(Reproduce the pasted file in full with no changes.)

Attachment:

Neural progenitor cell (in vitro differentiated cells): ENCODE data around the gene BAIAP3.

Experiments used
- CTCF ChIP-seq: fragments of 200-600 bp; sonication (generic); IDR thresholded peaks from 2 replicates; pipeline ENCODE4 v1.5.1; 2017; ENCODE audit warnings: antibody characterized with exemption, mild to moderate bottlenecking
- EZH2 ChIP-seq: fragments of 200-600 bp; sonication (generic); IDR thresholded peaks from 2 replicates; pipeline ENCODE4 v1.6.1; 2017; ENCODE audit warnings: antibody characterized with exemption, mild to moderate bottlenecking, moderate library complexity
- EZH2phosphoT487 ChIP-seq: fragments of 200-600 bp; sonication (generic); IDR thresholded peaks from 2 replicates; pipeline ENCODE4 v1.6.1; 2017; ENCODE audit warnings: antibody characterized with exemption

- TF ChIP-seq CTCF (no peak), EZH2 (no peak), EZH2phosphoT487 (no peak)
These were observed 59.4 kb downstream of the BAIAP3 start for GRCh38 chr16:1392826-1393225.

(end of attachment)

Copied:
Neural progenitor cell (in vitro differentiated cells): ENCODE data around the gene BAIAP3.

Experiments used
- CTCF ChIP-seq: fragments of 200-600 bp; sonication (generic); IDR thresholded peaks from 2 replicates; pipeline ENCODE4 v1.5.1; 2017; ENCODE audit warnings: antibody characterized with exemption, mild to moderate bottlenecking
- EZH2 ChIP-seq: fragments of 200-600 bp; sonication (generic); IDR thresholded peaks from 2 replicates; pipeline ENCODE4 v1.6.1; 2017; ENCODE audit warnings: antibody characterized with exemption, mild to moderate bottlenecking, moderate library complexity
- EZH2phosphoT487 ChIP-seq: fragments of 200-600 bp; sonication (generic); IDR thresholded peaks from 2 replicates; pipeline ENCODE4 v1.6.1; 2017; ENCODE audit warnings: antibody characterized with exemption

- TF ChIP-seq CTCF (no peak), EZH2 (no peak), EZH2phosphoT487 (no peak)
These were observed 59.4 kb downstream of the BAIAP3 start for GRCh38 chr16:1392826-1393225.